Third and probably related to number one and two, not all Heros are alike. I don’t know if this is because they are made in different factories with different equipment or if sellers package counterfeits with authentic pens or pens intended for export and those intended China’s domestic market are being mixed-up somewhere or if there are different lots made with different parts in circulation. I honestly have no idea.
Consider my two 616s. Both are marked Hero 616 (英雄616). None of the parts are interchangeable including the nibs and caps except the feed and collector. They’re not even the same length. A few points about the green pen:
The sac protector/pressure bar isn’t polished and is sharp.
The characters on the filler are stamped into the metal and feel rough and crappy.
The arrow clip is blobby and weird looking.
The trim rings are rough to the touch and stick out past the section and body.
The nib is a folded steel nib with a square profile.
The 英雄 characters on the nib–which aren’t visible when it’s put together, of course–are incompletely stamped into the metal.
The striations on the cap are pronounced. It kind of feels like a nail file, actually.
The threads between the section and the body are functional, but loose and sloppy.
Compare this to my black Hero 616:
The sac protector/pressure bar on the filler is highly polished.
The characters on the filler are crisply engraved.
The details on the arrow clip are well defined.
The trim rings around the ink window do not stick out and are smooth.
The nib is folded steel, too, but is well tuned. Actually, it’s probably the nicest P51-style folded steel nibs I’ve used.
The 英雄 characters are engraved on the nib, not stamped. Again, this isn’t visible unless it’s disassembled.
The striations on the cap are tastefully engraved and smooth to the touch, creating more of a satin finish rather than a stripped one.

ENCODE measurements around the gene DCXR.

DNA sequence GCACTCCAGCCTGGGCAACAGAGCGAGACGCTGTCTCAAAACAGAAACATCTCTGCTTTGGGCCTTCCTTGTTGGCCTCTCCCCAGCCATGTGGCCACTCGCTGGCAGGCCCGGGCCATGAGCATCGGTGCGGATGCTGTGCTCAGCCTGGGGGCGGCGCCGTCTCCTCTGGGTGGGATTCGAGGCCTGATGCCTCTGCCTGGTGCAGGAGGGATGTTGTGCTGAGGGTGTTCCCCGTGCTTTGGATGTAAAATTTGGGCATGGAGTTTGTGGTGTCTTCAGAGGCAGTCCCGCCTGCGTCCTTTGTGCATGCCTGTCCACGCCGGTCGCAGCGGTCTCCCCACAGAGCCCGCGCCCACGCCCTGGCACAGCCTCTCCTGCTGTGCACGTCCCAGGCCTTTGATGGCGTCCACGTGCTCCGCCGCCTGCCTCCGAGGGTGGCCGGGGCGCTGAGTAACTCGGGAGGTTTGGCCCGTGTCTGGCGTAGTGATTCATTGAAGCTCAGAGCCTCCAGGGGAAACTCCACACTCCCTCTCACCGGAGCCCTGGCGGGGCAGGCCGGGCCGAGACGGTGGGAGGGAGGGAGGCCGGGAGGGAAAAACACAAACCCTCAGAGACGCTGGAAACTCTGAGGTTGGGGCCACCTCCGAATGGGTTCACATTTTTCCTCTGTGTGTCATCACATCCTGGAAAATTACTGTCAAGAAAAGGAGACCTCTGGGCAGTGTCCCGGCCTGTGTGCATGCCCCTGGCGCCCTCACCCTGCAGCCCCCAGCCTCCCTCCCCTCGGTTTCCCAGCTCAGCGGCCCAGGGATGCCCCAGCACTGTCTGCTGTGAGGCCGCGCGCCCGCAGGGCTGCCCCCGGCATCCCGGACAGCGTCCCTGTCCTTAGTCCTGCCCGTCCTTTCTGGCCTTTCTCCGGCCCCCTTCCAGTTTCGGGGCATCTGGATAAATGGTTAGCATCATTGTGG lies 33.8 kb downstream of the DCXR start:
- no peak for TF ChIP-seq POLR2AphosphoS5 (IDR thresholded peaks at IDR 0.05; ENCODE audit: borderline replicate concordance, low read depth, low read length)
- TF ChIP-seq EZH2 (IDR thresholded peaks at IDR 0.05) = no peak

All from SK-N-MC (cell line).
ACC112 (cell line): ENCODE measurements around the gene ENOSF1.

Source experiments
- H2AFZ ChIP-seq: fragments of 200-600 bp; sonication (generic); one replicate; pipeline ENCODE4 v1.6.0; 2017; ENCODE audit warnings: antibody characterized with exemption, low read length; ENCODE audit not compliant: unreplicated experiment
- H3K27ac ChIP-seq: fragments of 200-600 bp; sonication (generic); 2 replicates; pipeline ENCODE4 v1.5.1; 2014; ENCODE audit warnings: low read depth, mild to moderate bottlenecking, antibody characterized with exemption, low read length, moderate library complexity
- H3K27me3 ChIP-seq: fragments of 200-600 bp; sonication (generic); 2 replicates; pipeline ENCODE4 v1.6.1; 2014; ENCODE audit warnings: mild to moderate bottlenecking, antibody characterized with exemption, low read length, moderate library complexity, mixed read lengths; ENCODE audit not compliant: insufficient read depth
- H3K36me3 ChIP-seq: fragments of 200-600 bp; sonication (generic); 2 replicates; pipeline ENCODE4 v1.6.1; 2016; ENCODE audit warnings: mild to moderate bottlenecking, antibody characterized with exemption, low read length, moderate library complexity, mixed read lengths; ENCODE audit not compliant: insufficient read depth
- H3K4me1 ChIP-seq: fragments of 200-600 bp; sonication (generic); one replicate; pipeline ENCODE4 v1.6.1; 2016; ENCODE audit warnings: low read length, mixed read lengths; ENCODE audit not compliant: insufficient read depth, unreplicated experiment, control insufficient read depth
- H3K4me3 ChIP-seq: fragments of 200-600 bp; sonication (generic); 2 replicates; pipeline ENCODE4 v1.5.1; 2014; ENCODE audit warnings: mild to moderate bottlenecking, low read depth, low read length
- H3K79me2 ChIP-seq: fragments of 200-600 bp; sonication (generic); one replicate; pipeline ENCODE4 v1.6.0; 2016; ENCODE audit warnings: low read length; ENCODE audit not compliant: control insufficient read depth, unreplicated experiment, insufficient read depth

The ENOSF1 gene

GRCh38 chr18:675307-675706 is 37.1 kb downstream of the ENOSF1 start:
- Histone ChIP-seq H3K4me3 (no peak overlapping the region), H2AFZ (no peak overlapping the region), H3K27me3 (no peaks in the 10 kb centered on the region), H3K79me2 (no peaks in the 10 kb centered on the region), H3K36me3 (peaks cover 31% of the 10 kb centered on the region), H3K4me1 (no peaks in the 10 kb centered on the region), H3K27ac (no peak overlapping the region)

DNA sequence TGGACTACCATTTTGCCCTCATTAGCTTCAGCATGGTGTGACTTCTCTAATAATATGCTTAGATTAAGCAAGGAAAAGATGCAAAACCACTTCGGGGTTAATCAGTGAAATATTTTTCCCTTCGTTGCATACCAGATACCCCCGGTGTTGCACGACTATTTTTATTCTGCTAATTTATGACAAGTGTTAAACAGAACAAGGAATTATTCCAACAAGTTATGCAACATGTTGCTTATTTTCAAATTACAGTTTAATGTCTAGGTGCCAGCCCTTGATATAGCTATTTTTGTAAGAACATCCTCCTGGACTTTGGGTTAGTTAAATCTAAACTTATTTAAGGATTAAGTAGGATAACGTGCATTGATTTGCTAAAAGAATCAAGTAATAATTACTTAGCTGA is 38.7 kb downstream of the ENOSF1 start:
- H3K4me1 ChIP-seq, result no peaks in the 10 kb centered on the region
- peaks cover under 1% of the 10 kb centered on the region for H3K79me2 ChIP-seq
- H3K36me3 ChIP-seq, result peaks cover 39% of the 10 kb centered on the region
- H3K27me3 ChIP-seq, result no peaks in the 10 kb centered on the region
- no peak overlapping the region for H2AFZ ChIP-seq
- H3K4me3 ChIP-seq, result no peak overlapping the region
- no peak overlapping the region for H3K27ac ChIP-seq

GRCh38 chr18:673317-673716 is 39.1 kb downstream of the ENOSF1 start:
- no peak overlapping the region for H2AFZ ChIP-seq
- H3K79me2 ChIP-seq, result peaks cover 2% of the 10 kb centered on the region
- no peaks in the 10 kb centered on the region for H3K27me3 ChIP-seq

The threads between the section and body are precise.
The clutch cap works and is a close approximation of what the P51 clutch cap feels like.
Maybe one is a counterfeit, but these came in the same blister pack. These pens are not the same. There is no way these were produced on the same machinery. I don’t know which one is authentic, if they both are, or if they are both fake. It’s a mystery. I definitely like the black one more, though. That said, excluding pens that were obviously fake, I’ve had ten Hero 616s pass through my hands. Of those, one was my rough green pen, seven were like my rough green pen, one was like my good black 616 but cracked out of the box, and one was my nice 616. Bear in mind, all of them needed work to function properly–full tear-down, thorough cleaning, alignment of the feed, nib, and collector, and reassembly with alignment of the hood and nib before shellacking the hood in place, with minor nib adjustments as necessary. Also keep in mind that these pens are cheap and not all of them will survive surgery.
Sure, the pens are only a couple bucks. That value doesn’t look as great once one factors the supplies, skills, and time needed to get these pens running especially compared to the competition that has sprang-up in China over the last couple of years.
Personally, my recommendations to a newbie looking for a P51-esque pen, from most recommended to least, are:
Sorry, I have to be that guy: bite the bullet and save your money for a Parker 51. Parker did it best and they made millions of 51s. Restored, user-grade examples come-up on ebay, Etsy, and elsewhere all the time for $90-$150.
The Wing Sung 601. It costs more than a 616, but that’s because it’s a better pen.
The Jinhao 51a isn’t so much a copy of a P51 as a homage. They don’t cost that much more than a 616. Plus they come in cool acrylics or in wood!
If you buy a Hero, buy it from a trusted seller on eBay or Amazon or whatever. You can get it cheaper from shady sellers, but consider a couple extra bucks cheap insurance.
I love hooded nibs and the Parker 51 aesthetic so I have all of them, but the Hero 616 was my first. I didn’t know that getting a good, working example of a 616 was going to be a tremendous pain in my ass. I wouldn’t mess with them, knowing what I know now, nor would I recommend the pen unless one has some reason to want to accumulate a desk drawer full of broken mystery pens in search for one that doesn’t suck.
Can be made to write well.
Holds a lot of ink.
Semi-disposable–you won’t miss it if you lose it.
I think it’s fun to tinker around with them.
You’ll have to fix it out of the box. Plan on it.
Tons of counterfeits/crappy versions. Hard to get the real deal.
A lot of headache for a ho-hum pen.
Friction-fit cap (or a close approximation of a clutch cap, if you’re lucky).
Hooded nib available in any nib grade you like as long it’s extra fine.